The movie might be a metaphor for Ireland’s history of pointless violence from the Civil War era to the recent shooting of journalist, Lyra McKee.Read more →
Helen Forrest – a bedrock of the Clackmannanshire Community A former nurse from Ayrshire, Helen Forrest throughout her time in Clackmannanshire , showed the same selfless commitment to the community that she had to patients in her former profession. The rights of tenants and their welfare droveRead more →
Yesterday, I had lunch in a little cafe in the Tollcross area of Edinburgh; it was clean, hospitable and offered an affordable menu. I had vegetable soup and bread with a coffee; it was delicious; without asking, I was brought a little jug of water, laced with a mint leaf by the waitress; I finished with a coffee and some excellent carrot cake. As I paid, the owners, a very pleasant couple, engaged in friendly conversation and I learned that they were from Turkey and enjoyed living in Edinburgh.Read more →
With the casual sweep of an arm, weather forecasters frequently dismiss Scotland’s Northern Isles as wet and windy. Shetland deserves much more than that and last night we learned some of the reasons from Dylan Nardini, Scotland’s Landscape Photographer of the Year, when he was hosted byRead more →
Those who cannot remember the past are condemned to repeat it – nothing more true in politics, especially today. Scotland’s history of radicalism is peppered by the influence and memory of brave characters who went to the grave for their beliefs. From workers driven to oppose injustice,Read more →
Challenging family relationships are too frequently a rite of passage in the process of growing up. In his first novel, ‘Miles Away’, NJ Edmunds adds stultifying dreams, mutilated corpses, suicide, occasional football games and finding a girlfriend, to the mix. The small town boy, Dacre, eases throughRead more →
However, Lord Saville was selective in his apportioning of responsibility; he evaded pointing a finger at the UK’s highest military officer, despite the evidence of his involvement in the cover-up; he did not cite those who had discussed and planned the security arrangements for the event at the highest levels of Government but rather he blamed the massacre exclusively on those who had fired the fatal shots, the squaddies, the lower orders, the deplorables.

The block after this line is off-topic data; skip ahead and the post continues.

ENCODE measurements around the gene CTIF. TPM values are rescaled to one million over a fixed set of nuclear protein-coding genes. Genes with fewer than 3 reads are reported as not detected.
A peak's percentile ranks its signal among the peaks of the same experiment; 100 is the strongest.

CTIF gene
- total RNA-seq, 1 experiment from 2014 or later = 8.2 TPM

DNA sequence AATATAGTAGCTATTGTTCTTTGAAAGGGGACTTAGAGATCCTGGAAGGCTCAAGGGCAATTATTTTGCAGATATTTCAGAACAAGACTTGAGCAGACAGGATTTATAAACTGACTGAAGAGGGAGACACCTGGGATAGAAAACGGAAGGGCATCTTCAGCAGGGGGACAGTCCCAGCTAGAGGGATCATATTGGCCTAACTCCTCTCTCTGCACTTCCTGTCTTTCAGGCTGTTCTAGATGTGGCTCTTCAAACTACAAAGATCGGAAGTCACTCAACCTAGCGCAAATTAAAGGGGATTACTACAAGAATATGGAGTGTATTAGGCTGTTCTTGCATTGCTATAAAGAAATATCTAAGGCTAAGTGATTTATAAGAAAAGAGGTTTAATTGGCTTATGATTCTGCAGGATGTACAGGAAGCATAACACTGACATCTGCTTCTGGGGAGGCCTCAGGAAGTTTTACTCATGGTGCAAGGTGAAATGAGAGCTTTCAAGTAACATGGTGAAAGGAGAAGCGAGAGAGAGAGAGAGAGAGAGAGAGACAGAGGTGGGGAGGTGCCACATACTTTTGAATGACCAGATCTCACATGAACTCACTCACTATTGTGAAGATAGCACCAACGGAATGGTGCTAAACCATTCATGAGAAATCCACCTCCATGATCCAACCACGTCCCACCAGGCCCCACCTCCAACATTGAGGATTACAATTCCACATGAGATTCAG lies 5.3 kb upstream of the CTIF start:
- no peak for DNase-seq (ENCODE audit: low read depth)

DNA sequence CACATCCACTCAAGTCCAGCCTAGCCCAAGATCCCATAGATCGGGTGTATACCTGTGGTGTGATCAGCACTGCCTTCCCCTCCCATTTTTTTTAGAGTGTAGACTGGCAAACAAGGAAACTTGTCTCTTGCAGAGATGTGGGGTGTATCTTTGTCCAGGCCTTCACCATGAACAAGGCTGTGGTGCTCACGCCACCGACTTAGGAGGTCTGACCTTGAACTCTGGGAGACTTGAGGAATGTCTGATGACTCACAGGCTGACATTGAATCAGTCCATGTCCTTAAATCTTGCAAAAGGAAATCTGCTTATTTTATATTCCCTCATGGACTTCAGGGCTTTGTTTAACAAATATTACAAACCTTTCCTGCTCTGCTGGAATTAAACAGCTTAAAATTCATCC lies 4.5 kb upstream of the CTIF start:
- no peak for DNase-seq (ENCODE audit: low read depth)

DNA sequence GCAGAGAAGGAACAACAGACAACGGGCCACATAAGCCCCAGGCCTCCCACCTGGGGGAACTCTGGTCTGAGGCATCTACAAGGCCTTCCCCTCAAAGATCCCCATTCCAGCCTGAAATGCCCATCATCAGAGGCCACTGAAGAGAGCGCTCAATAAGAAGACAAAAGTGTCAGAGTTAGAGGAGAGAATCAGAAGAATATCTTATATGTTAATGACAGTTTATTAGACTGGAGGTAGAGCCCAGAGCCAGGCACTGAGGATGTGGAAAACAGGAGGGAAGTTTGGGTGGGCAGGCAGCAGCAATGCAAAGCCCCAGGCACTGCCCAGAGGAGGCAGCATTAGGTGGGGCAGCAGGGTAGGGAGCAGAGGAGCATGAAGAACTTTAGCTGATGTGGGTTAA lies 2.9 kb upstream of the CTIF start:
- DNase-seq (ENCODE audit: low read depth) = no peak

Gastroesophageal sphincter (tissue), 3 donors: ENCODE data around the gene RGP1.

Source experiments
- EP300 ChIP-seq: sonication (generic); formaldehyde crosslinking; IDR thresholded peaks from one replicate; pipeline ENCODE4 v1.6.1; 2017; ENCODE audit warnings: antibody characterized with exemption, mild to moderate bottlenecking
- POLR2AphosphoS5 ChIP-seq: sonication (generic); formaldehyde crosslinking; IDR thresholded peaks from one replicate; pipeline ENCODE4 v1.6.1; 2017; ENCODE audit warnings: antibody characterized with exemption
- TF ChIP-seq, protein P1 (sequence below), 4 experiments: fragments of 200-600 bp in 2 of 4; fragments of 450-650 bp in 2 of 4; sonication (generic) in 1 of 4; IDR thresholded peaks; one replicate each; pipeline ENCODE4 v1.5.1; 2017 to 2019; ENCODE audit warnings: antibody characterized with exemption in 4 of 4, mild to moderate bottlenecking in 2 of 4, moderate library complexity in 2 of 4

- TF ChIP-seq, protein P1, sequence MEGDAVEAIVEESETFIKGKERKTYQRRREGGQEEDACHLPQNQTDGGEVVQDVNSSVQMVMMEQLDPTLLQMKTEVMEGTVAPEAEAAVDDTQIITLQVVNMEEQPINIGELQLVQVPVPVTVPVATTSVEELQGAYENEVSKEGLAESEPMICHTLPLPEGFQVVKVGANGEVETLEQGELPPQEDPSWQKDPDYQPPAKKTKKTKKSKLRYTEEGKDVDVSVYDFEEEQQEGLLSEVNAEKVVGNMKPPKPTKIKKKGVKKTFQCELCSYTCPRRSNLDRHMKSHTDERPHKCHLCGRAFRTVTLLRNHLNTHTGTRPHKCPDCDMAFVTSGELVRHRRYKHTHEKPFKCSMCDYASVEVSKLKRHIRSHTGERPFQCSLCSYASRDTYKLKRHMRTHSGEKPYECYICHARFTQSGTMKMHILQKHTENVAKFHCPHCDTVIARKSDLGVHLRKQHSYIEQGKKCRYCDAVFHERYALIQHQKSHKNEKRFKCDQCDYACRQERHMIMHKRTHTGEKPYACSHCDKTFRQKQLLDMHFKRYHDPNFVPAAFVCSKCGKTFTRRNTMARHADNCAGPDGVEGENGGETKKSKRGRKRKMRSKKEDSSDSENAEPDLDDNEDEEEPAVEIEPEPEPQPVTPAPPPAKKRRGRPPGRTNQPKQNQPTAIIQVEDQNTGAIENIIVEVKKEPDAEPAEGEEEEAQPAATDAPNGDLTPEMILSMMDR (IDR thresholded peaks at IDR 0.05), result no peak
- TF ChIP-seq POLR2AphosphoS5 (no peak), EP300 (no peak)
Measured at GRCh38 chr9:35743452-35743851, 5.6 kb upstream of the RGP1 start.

It was both a class and a political decision.
The Nationalist population was meticulously marginalised in daily life and prevented from functioning as citizens of the State. Those changes for the better that have occurred in the last fifty years, result not from political change of direction by Unionism but are the product leverage by Westminster in response to the demands of the Civil Rights Movement. Legislative change was happening in all these areas before a shot was fired .Read more →
Willie McKinney was shot in the back as he sought cover and he died on the courtyard of Glenfada Park. He was twenty-six years old and, to all who knew him, a peaceful, model citizen. His story encapsulates the sickening horror of Bloody Sunday; this hard-working and kindly, young person was murdered in broad daylight on the streets of his own City by British State forces. Had it happened in Brighton, Cardiff or Perth , there would have been an immediate , judicial inquiry and those responsible brought swiftly to justice.Read more →